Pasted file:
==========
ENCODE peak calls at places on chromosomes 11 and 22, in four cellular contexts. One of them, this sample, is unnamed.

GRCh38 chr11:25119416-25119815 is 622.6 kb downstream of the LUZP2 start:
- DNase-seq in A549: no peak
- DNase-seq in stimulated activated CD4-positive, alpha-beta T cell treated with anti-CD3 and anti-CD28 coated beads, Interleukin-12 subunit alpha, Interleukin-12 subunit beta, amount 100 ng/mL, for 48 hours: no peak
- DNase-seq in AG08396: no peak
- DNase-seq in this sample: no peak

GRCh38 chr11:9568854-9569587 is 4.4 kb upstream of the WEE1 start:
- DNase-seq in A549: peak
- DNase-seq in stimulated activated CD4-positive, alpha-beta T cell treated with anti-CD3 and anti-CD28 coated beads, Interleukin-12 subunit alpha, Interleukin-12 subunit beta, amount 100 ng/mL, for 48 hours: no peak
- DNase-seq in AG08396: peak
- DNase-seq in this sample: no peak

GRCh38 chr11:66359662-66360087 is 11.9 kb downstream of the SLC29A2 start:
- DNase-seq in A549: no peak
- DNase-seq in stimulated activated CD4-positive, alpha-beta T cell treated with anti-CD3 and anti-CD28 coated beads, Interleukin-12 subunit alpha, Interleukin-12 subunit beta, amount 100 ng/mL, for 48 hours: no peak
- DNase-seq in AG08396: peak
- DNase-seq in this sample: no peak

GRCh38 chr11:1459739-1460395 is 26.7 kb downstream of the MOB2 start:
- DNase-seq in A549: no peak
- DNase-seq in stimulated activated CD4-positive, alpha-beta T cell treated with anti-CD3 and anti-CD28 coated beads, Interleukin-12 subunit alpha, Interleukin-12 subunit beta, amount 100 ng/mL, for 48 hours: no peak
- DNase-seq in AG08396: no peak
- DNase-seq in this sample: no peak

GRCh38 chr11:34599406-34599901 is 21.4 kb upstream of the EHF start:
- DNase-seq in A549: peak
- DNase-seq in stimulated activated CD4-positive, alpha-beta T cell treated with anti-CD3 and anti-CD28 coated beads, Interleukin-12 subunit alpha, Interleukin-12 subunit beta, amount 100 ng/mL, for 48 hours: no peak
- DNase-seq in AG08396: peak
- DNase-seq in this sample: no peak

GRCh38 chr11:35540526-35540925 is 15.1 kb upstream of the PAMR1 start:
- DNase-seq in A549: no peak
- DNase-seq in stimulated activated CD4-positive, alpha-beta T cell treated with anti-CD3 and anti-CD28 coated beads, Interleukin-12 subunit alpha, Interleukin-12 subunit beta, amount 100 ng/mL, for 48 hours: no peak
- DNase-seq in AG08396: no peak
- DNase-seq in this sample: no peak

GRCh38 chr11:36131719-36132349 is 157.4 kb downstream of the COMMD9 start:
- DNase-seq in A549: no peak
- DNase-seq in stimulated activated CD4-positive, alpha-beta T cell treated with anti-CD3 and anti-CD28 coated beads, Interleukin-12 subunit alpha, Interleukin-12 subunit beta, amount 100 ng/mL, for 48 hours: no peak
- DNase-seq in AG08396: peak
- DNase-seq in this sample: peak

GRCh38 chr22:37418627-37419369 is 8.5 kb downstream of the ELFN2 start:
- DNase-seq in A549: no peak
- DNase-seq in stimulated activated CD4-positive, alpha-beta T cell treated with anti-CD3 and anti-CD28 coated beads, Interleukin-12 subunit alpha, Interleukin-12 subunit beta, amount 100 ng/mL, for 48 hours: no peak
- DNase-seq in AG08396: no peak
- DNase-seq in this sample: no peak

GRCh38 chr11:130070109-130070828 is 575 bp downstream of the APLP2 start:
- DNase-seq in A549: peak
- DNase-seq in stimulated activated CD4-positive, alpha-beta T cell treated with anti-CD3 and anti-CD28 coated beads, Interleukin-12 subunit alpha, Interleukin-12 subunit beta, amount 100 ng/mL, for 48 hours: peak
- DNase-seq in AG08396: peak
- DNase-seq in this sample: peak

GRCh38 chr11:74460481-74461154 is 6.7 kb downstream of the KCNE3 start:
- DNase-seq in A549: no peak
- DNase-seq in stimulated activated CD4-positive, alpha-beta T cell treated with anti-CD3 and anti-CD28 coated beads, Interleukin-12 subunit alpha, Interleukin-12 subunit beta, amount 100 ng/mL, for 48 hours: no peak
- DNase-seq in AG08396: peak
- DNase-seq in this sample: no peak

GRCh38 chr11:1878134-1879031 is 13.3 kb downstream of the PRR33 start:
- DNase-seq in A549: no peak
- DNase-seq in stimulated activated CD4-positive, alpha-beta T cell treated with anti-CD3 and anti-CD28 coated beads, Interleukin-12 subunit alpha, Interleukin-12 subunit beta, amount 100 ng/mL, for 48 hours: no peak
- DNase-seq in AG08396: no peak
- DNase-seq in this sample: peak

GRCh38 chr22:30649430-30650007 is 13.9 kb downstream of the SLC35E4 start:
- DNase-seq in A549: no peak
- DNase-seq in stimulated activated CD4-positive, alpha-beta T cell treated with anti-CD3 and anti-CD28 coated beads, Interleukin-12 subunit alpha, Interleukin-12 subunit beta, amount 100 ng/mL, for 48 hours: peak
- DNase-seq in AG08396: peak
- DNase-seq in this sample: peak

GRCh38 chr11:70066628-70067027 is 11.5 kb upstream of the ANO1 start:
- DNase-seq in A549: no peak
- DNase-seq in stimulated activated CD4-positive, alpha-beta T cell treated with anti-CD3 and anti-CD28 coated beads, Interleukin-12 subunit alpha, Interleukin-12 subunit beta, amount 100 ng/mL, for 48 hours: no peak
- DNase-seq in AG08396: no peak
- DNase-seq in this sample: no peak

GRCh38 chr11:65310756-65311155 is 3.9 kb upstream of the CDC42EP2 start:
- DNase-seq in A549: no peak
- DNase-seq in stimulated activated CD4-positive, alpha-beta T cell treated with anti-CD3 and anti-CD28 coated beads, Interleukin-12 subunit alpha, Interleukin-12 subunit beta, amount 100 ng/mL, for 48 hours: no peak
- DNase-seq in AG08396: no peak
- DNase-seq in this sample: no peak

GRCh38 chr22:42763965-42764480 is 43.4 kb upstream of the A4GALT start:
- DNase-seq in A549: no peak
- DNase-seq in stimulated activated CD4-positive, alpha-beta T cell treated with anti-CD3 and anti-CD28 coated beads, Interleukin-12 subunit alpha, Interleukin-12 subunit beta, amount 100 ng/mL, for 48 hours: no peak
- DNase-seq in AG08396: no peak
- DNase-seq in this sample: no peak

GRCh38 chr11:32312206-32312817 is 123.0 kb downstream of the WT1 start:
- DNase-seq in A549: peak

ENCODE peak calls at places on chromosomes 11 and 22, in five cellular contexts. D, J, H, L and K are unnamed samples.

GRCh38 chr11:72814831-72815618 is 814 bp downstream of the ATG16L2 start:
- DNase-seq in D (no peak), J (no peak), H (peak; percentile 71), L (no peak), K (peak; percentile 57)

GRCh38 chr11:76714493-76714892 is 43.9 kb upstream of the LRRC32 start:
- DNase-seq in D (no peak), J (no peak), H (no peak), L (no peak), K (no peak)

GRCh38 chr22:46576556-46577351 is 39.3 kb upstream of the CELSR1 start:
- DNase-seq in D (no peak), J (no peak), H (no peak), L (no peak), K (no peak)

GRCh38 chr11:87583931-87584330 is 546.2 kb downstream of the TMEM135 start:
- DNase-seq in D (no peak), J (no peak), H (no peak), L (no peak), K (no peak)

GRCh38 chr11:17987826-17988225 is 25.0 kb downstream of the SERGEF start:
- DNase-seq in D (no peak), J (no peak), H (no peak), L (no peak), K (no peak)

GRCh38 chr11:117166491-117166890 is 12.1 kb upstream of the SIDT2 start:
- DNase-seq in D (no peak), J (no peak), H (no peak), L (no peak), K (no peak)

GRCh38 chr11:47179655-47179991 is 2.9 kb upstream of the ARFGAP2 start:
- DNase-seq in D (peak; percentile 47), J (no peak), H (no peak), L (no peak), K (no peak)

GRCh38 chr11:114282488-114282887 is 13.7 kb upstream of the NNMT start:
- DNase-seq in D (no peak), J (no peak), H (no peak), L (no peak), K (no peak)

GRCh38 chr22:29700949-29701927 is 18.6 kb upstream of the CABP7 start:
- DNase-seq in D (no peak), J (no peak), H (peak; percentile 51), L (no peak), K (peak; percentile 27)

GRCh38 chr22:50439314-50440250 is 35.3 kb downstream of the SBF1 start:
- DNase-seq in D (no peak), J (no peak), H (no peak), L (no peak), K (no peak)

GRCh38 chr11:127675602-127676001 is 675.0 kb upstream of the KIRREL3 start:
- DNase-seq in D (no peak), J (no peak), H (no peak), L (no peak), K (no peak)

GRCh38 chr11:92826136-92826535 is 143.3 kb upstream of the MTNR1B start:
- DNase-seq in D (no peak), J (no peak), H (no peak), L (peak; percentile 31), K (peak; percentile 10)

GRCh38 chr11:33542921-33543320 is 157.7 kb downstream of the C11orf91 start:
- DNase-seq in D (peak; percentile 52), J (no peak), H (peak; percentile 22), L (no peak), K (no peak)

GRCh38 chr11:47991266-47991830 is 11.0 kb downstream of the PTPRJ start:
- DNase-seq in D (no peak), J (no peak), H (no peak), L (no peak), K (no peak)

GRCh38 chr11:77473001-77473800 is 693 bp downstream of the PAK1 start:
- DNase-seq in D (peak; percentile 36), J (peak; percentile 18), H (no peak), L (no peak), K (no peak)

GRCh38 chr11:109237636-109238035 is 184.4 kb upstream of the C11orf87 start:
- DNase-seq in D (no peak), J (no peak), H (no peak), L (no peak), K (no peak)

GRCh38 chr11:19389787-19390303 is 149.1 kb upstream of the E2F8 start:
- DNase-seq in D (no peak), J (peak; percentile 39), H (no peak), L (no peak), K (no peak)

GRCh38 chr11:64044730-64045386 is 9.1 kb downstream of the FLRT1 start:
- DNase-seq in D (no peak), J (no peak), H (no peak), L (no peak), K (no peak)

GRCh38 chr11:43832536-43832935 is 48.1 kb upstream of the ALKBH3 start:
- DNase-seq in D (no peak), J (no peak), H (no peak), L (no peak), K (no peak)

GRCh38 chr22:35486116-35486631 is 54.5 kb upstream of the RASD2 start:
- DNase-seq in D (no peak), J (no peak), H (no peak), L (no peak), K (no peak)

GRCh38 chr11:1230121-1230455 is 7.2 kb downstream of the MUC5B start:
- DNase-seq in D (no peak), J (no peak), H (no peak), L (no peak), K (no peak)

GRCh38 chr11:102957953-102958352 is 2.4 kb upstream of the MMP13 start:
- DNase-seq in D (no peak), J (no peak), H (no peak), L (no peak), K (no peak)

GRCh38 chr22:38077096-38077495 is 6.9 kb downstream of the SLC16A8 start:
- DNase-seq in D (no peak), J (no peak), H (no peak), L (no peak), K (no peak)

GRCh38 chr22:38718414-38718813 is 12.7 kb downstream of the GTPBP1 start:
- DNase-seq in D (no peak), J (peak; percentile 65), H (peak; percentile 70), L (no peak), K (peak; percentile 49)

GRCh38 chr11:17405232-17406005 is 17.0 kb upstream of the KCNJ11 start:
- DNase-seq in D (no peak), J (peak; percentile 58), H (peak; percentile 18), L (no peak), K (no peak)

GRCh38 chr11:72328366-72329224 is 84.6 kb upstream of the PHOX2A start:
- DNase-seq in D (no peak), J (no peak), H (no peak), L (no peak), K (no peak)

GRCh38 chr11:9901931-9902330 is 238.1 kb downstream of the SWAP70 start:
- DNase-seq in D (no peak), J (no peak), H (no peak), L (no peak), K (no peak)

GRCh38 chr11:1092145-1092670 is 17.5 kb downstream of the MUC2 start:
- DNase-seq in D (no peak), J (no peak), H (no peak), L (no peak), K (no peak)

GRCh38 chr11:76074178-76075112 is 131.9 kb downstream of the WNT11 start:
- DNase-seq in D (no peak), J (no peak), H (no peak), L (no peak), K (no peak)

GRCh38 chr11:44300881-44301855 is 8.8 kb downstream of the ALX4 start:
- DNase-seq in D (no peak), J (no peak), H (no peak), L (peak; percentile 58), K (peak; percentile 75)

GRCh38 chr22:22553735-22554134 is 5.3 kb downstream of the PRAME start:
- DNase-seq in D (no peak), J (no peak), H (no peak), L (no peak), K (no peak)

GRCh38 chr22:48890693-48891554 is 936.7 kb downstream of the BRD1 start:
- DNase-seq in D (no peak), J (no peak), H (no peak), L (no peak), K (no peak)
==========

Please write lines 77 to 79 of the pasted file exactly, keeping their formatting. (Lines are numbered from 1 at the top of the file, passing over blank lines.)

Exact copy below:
GRCh38 chr11:32312206-32312817 is 123.0 kb downstream of the WT1 start:
- DNase-seq in A549: peak

ENCODE peak calls at places on chromosomes 11 and 22, in five cellular contexts. D, J, H, L and K are unnamed samples.